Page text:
In the most recent issue of The Regional Economist, Federal Reserve Bank of St. Louis Vice President and Economist William Gavin and Research Associate Diana Cooke examined how the credibility of the Fed factors into its ability to effectively target inflation. Gavin and Cooke divided the Fed’s tenure into four time periods:
The period of accelerating inflation during the 1970s eventually became known as the Great Inflation, as inflation rose from under 2 percent in 1965 to 14.4 percent in June 1980. Gavin and Cooke referred to this period as “an era of stop-go monetary policy.” Inflation would rise, and the FOMC would raise the fed funds rate to slow it down. This would lower aggregate spending, reducing the demand for labor and leading to a recession. Then, the FOMC would sharply lower the fed funds rate to stimulate spending and job growth.
However, the mere act of raising the fed funds rate wasn’t enough to slow inflation expectations. To do that, the Fed had to set the rate higher than the rate on 10-year Treasury bonds (and do it quickly). Gavin and Cooke wrote, “Gaining credibility would require a period of prioritizing low inflation over low unemployment. Only then would long-run inflation expectations be set in a way that did not fluctuate with short-term interest rate policy.”
To combat the high inflation of the late 1970s and of 1980, the FOMC switched from targeting a narrow range for the fed funds rate to targeting a narrow range for bank reserves. As Gavin and Cooke wrote, “By targeting the interest rate, the Fed allows money demand fluctuations to be absorbed by accommodating fluctuations in money supply.”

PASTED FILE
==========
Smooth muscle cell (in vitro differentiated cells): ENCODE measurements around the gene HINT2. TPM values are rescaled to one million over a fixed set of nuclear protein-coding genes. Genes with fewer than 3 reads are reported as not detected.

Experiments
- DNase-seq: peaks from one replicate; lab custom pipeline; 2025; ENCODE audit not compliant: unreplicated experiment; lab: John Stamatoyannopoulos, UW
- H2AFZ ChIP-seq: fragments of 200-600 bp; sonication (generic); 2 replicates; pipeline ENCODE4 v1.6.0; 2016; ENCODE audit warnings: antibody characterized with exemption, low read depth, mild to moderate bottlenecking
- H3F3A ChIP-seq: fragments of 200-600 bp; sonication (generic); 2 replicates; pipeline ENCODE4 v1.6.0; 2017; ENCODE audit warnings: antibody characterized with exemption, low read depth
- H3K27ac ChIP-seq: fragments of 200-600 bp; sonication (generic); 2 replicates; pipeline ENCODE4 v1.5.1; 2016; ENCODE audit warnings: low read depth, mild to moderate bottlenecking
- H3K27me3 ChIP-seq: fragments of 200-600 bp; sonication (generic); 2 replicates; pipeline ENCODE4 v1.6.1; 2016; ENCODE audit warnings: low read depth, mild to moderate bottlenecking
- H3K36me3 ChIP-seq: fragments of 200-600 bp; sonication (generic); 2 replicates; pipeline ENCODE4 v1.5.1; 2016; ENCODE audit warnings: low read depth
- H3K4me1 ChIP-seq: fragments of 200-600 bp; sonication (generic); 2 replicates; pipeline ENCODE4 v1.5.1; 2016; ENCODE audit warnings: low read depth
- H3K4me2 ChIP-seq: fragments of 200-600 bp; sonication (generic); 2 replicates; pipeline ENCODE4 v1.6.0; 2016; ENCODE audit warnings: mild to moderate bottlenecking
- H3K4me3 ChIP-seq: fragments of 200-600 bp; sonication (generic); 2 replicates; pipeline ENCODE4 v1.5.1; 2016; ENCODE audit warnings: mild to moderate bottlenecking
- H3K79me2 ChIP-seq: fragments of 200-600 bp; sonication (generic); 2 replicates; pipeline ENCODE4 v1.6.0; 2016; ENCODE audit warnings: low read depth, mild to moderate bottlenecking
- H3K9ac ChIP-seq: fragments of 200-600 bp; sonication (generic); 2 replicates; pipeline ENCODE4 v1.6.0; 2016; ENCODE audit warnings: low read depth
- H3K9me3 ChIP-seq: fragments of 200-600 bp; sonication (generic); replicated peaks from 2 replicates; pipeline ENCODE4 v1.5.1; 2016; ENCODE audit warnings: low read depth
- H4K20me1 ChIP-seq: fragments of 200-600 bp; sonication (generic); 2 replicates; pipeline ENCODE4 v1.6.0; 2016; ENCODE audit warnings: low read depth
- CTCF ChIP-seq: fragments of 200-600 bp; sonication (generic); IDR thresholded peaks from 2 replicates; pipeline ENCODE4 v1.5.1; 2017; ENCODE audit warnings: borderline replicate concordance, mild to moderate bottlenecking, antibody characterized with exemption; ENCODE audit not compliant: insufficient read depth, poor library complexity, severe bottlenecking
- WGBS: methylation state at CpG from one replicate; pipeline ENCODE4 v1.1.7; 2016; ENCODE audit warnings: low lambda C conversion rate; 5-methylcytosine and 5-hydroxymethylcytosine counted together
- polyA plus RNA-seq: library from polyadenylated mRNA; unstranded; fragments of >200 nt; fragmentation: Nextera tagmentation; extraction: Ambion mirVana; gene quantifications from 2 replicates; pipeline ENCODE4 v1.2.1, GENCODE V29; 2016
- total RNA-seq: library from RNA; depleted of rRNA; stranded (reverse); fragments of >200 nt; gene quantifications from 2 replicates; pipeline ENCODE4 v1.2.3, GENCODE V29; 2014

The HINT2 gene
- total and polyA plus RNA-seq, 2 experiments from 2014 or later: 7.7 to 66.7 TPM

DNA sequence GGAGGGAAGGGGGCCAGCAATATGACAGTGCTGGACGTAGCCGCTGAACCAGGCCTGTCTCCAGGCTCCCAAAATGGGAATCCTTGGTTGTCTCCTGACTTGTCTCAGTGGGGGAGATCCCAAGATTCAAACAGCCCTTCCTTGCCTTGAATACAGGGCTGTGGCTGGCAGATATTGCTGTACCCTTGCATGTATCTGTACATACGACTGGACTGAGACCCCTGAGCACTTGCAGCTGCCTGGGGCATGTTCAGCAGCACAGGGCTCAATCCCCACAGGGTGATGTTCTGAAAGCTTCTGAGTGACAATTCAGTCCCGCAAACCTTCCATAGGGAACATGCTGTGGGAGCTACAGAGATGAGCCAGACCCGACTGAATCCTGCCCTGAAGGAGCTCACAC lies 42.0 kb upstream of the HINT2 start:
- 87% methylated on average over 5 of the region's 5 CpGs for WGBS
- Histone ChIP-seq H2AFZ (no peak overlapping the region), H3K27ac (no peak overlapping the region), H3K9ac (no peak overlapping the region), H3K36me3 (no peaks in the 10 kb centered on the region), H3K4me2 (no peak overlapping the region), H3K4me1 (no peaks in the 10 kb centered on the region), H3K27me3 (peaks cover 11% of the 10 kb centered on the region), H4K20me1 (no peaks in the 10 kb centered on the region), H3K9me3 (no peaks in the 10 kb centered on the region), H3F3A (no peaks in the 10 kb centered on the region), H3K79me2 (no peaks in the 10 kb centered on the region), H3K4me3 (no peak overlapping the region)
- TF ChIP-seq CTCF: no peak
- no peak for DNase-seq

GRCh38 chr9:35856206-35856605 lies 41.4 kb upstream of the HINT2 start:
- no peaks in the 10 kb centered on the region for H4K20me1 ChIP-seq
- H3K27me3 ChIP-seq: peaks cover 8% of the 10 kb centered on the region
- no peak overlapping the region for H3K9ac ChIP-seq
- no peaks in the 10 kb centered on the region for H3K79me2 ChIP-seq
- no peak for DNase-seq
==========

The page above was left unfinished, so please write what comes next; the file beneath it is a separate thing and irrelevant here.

When the recession ended in 1982, the FOMC was still worried about building credibility and once again raised interest rates to fight rising inflation. The tightening occurred during a major banking crisis and high unemployment (the unemployment rate never fell below 7.2 percent during the crisis), but the Fed’s willingness to stick with its policy convinced the public that it would take the necessary steps to maintain low inflation. The policy ultimately worked, as inflation fell to a low of 1.1 percent in December 1986.
A demonstration of the Fed’s credibility occurred in 1994. The FOMC had set the fed funds rate target at 3 percent in September 1992 and kept it there for 16 months, stoking fears of inflation. In October 1993, the 10-year rate began climbing from 5.3 percent to a peak of just under 8 percent in November 1994. Gavin and Cooke explained that the FOMC did not have to raise the fed funds rate above the 10-year rate to end the brief inflation scare. The FOMC began raising the fed funds rate target in February 1994 and raised it rather sharply to 6 percent in early 1995, but by then the 10-year rate had already started retreating. Declining 10-year bond yields reflected falling inflation expectations.
The Fed’s credibility was tested again during the recent financial crisis. The Fed flooded the market with bank reserves to prevent a worldwide collapse of financial markets, and this action drove the fed funds rate to 0. In December 2008, the FOMC set the target range for the rate at 0 percent to 0.25 percent.
In turn, the low fed funds rate has not only not led to higher inflation, but inflation and inflation forecasts have hovered below the 2 percent target of the FOMC. Gavin and Cooke noted, “During the Great Inflation, when the Fed did not have credibility, it was difficult for the Fed to stop the rise of inflation. Now, when credibility is deeply rooted, it seems just as difficult to stop inflation from falling.”
Gavin and Cooke pointed out that future monetary policy is uncertain because the outlook for interest rates, inflation and real economic growth is inconsistent with the Fisher equation, an equation from famed economist Irving Fisher stating that the nominal interest rate is equal to the real interest rate plus the expected rate of inflation. Gavin and Cooke offered three significantly different ways this inconsistency can be solved:
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